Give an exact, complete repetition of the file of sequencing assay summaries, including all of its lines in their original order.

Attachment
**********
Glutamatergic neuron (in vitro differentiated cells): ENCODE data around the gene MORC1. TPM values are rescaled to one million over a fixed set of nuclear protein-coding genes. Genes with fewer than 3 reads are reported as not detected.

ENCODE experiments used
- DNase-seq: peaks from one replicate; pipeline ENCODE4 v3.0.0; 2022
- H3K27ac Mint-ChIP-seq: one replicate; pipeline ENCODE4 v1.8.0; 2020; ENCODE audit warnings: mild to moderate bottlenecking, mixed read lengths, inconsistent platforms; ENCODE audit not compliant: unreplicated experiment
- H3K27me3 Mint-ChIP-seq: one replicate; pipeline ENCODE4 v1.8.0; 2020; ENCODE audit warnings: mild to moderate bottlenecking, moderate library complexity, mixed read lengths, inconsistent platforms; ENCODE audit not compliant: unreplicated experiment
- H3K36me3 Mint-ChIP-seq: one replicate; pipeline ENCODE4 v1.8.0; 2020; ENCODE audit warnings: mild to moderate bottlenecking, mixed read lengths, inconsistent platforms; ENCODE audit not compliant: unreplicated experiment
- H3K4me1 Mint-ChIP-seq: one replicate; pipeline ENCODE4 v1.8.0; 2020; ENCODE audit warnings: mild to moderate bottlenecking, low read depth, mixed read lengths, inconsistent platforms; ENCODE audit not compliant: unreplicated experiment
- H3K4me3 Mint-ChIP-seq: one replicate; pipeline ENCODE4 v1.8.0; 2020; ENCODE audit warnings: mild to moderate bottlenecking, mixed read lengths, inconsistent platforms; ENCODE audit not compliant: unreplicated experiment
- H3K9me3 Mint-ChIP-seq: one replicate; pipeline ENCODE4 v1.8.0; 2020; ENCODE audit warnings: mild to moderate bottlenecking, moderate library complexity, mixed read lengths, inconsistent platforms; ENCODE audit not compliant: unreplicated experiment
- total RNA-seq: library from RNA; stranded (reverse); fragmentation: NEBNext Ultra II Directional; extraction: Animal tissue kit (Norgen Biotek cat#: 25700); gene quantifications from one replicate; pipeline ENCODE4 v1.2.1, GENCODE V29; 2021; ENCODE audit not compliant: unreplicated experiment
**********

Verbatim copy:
Glutamatergic neuron (in vitro differentiated cells): ENCODE data around the gene MORC1. TPM values are rescaled to one million over a fixed set of nuclear protein-coding genes. Genes with fewer than 3 reads are reported as not detected.

ENCODE experiments used
- DNase-seq: peaks from one replicate; pipeline ENCODE4 v3.0.0; 2022
- H3K27ac Mint-ChIP-seq: one replicate; pipeline ENCODE4 v1.8.0; 2020; ENCODE audit warnings: mild to moderate bottlenecking, mixed read lengths, inconsistent platforms; ENCODE audit not compliant: unreplicated experiment
- H3K27me3 Mint-ChIP-seq: one replicate; pipeline ENCODE4 v1.8.0; 2020; ENCODE audit warnings: mild to moderate bottlenecking, moderate library complexity, mixed read lengths, inconsistent platforms; ENCODE audit not compliant: unreplicated experiment
- H3K36me3 Mint-ChIP-seq: one replicate; pipeline ENCODE4 v1.8.0; 2020; ENCODE audit warnings: mild to moderate bottlenecking, mixed read lengths, inconsistent platforms; ENCODE audit not compliant: unreplicated experiment
- H3K4me1 Mint-ChIP-seq: one replicate; pipeline ENCODE4 v1.8.0; 2020; ENCODE audit warnings: mild to moderate bottlenecking, low read depth, mixed read lengths, inconsistent platforms; ENCODE audit not compliant: unreplicated experiment
- H3K4me3 Mint-ChIP-seq: one replicate; pipeline ENCODE4 v1.8.0; 2020; ENCODE audit warnings: mild to moderate bottlenecking, mixed read lengths, inconsistent platforms; ENCODE audit not compliant: unreplicated experiment
- H3K9me3 Mint-ChIP-seq: one replicate; pipeline ENCODE4 v1.8.0; 2020; ENCODE audit warnings: mild to moderate bottlenecking, moderate library complexity, mixed read lengths, inconsistent platforms; ENCODE audit not compliant: unreplicated experiment
- total RNA-seq: library from RNA; stranded (reverse); fragmentation: NEBNext Ultra II Directional; extraction: Animal tissue kit (Norgen Biotek cat#: 25700); gene quantifications from one replicate; pipeline ENCODE4 v1.2.1, GENCODE V29; 2021; ENCODE audit not compliant: unreplicated experiment